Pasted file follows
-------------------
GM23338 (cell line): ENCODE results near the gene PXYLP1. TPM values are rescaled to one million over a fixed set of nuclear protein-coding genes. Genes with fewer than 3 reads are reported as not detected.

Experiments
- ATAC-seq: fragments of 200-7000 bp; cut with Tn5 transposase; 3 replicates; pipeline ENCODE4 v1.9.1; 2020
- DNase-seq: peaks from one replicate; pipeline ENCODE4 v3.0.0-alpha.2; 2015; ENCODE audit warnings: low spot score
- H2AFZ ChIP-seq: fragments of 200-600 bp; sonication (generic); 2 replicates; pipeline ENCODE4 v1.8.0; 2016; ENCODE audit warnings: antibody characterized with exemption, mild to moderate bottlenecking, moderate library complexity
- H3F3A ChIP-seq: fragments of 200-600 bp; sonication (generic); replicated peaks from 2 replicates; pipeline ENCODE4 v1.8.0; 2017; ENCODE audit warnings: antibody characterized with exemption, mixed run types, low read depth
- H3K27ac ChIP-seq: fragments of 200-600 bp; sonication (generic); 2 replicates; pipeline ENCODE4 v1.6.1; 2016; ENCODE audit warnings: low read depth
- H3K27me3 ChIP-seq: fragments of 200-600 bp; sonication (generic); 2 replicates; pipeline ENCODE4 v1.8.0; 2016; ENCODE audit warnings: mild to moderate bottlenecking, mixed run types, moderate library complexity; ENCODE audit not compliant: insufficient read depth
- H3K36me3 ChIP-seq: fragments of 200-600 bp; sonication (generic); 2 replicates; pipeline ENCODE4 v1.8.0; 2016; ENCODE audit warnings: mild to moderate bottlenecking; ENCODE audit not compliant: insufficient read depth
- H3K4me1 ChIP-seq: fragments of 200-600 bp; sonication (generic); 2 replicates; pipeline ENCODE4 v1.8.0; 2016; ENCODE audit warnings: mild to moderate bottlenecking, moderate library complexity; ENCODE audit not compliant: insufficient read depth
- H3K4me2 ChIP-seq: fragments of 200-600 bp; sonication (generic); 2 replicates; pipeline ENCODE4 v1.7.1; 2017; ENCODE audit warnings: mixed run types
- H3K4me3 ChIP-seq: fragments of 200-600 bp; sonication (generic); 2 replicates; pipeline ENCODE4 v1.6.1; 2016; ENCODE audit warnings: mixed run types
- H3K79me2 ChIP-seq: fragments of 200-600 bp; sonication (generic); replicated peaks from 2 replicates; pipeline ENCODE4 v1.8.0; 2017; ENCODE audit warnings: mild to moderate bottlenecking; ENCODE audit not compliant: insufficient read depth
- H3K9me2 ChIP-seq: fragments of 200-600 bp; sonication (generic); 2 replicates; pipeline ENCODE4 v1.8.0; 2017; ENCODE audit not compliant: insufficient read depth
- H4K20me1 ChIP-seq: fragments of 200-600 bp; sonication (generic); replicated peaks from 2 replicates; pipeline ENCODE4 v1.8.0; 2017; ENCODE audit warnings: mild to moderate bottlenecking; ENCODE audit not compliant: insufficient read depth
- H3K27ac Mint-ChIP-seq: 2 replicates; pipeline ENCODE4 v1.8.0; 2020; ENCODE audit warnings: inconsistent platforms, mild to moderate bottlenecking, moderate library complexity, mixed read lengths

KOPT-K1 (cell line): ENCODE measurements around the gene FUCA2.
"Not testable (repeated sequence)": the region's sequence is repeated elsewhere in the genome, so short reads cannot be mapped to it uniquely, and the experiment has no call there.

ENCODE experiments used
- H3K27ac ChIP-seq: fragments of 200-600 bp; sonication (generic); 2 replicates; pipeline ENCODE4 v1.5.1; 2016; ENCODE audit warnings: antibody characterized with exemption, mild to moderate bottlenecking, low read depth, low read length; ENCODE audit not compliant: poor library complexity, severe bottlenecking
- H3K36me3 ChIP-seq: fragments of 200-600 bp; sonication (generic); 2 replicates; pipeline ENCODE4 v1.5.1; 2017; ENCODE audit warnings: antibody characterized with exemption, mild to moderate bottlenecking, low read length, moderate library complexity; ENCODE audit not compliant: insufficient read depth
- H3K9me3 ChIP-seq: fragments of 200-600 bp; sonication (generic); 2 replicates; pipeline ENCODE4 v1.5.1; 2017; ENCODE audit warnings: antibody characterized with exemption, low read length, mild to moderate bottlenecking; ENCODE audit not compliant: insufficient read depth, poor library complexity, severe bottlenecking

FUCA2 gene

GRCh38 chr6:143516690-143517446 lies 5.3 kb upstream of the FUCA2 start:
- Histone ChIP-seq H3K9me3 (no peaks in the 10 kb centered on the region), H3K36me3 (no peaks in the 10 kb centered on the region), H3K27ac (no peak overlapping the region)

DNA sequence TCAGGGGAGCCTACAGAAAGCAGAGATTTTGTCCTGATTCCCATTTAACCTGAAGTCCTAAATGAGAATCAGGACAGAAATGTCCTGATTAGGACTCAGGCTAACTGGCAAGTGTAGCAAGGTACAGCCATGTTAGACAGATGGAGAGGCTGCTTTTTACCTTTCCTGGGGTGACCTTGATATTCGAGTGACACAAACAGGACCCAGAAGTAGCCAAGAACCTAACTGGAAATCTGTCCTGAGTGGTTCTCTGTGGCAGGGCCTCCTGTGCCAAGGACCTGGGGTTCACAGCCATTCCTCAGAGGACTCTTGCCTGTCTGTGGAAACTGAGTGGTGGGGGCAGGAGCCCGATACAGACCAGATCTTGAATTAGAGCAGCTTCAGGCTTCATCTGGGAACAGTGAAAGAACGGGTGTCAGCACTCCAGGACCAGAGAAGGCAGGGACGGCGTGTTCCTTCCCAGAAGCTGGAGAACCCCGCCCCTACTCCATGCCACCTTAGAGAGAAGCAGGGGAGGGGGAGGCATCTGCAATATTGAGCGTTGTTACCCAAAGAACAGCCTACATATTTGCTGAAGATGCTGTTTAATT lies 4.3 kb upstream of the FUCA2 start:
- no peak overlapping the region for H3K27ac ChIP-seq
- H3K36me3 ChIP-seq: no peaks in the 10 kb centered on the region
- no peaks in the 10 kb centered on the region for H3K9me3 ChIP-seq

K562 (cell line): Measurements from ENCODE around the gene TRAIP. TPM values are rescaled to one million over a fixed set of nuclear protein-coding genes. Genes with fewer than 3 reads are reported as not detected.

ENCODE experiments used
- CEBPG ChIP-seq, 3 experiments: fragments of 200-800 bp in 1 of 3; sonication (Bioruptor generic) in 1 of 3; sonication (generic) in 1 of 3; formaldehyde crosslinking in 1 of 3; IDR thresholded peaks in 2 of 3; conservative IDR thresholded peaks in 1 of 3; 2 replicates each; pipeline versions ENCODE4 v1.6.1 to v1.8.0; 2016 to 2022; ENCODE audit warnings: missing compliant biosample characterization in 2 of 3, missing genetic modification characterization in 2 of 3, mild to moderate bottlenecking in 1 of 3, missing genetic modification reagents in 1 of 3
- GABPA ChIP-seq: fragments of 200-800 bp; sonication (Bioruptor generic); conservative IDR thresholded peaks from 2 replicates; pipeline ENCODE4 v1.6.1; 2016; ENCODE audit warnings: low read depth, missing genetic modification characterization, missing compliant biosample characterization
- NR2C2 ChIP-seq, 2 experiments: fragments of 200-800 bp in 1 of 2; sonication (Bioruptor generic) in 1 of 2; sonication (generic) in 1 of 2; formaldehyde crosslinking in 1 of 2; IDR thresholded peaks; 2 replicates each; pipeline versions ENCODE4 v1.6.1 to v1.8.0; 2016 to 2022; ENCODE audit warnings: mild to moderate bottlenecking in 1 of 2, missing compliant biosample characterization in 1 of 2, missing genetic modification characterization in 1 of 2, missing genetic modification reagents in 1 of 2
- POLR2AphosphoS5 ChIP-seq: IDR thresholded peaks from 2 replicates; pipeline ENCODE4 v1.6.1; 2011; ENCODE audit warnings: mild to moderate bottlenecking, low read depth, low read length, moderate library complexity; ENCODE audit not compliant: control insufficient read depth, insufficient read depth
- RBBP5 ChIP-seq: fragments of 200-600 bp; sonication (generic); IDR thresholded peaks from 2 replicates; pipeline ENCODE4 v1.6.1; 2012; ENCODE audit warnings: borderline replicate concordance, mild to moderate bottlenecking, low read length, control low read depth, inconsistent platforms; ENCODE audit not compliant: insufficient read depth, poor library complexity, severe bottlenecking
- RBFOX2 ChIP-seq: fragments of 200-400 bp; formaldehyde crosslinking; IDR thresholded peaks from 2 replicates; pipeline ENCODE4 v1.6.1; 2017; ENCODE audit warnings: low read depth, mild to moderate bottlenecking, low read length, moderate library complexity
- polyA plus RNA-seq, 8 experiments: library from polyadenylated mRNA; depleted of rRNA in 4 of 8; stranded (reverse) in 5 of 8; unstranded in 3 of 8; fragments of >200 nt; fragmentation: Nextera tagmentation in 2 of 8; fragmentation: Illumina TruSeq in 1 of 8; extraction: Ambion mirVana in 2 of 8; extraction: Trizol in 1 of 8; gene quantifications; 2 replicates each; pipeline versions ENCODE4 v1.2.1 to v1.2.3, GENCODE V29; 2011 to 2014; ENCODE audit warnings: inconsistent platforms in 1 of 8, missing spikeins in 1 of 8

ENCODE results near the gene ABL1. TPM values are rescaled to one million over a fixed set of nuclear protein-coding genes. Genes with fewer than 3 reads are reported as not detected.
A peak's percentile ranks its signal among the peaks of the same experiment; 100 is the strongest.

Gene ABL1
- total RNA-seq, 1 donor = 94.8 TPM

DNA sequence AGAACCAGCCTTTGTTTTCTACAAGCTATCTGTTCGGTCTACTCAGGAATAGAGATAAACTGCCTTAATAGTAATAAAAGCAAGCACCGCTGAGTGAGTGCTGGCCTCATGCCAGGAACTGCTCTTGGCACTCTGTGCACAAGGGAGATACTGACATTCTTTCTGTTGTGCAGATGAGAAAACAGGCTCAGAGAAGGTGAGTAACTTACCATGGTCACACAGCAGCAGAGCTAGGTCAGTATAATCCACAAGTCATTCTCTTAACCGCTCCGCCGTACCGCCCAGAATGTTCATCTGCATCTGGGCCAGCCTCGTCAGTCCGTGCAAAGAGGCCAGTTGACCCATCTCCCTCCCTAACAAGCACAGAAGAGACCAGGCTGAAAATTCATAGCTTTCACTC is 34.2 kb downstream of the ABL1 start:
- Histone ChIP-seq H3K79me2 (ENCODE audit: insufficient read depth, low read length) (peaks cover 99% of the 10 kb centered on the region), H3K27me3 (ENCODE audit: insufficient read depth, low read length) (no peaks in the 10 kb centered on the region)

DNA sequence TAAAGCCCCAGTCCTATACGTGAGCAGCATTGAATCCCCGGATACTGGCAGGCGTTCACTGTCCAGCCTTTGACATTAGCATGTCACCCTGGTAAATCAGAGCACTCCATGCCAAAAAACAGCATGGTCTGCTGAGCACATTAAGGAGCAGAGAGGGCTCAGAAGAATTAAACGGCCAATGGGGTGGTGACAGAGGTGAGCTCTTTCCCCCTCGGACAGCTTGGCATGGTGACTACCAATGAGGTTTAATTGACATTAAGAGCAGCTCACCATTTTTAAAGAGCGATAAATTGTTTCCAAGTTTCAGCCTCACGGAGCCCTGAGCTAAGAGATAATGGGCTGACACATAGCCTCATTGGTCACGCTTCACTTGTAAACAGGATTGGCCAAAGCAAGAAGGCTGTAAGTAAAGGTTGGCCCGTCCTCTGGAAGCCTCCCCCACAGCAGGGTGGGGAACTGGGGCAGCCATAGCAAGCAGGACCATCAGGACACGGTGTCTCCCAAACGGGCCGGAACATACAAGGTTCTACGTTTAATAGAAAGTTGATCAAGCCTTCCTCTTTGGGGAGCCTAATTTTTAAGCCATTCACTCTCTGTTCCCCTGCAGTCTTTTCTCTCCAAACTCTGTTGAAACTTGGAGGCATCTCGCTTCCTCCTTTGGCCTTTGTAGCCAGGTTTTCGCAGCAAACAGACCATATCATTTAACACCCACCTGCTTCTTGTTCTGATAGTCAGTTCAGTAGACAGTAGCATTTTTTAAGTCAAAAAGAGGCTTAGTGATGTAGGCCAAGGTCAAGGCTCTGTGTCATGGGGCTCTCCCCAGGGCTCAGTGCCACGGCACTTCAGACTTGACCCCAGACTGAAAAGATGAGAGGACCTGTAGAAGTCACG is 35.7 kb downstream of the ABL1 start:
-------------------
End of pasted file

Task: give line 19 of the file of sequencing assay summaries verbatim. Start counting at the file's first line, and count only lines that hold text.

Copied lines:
ENCODE experiments used